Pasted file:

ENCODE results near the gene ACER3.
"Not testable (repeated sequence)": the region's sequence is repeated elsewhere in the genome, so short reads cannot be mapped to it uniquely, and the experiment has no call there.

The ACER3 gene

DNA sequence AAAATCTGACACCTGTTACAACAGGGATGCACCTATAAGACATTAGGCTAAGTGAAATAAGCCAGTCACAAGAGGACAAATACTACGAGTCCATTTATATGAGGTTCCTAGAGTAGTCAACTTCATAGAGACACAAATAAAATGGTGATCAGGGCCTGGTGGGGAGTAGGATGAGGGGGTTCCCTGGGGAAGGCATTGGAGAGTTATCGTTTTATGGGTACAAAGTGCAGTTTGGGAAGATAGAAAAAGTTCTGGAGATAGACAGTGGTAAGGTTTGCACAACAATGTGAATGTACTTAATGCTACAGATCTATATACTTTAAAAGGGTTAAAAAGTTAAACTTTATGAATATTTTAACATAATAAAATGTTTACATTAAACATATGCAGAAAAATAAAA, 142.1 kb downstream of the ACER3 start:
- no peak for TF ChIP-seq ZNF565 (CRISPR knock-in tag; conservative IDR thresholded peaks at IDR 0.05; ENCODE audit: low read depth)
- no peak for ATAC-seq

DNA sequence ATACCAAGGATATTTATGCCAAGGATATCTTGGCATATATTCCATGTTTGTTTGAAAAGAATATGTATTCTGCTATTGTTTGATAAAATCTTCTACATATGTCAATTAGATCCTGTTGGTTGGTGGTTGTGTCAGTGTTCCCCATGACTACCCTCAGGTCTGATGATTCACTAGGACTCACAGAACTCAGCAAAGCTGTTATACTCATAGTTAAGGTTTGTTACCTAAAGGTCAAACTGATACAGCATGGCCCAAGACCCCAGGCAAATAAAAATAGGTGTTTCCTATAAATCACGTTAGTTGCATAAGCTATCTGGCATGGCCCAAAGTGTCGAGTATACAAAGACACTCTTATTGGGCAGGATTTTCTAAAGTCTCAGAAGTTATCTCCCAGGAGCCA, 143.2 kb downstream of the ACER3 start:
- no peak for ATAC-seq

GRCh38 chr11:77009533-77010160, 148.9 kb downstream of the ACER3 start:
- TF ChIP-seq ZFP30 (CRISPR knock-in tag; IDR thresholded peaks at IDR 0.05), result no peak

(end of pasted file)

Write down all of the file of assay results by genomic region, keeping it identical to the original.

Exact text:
ENCODE results near the gene ACER3.
"Not testable (repeated sequence)": the region's sequence is repeated elsewhere in the genome, so short reads cannot be mapped to it uniquely, and the experiment has no call there.

The ACER3 gene

DNA sequence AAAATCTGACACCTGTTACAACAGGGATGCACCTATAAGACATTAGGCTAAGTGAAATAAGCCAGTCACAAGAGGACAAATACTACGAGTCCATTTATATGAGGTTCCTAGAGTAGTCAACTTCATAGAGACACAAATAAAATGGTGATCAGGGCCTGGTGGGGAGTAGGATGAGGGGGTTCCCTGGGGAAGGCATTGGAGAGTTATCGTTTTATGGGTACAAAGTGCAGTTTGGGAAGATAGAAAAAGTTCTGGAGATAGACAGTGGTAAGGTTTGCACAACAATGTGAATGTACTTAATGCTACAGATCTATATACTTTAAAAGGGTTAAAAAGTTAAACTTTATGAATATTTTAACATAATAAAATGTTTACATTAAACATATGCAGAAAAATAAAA, 142.1 kb downstream of the ACER3 start:
- no peak for TF ChIP-seq ZNF565 (CRISPR knock-in tag; conservative IDR thresholded peaks at IDR 0.05; ENCODE audit: low read depth)
- no peak for ATAC-seq

DNA sequence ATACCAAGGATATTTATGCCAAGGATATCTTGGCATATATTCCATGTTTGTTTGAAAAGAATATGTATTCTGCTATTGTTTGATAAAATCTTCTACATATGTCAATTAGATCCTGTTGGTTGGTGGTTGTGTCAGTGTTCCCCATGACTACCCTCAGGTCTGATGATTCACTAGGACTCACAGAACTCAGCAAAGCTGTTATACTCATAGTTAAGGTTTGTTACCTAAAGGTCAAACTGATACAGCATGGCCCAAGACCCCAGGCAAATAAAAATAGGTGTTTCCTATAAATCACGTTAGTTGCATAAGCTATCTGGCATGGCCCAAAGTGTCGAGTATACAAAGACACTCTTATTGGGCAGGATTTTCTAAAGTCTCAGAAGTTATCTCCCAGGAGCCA, 143.2 kb downstream of the ACER3 start:
- no peak for ATAC-seq

GRCh38 chr11:77009533-77010160, 148.9 kb downstream of the ACER3 start:
- TF ChIP-seq ZFP30 (CRISPR knock-in tag; IDR thresholded peaks at IDR 0.05), result no peak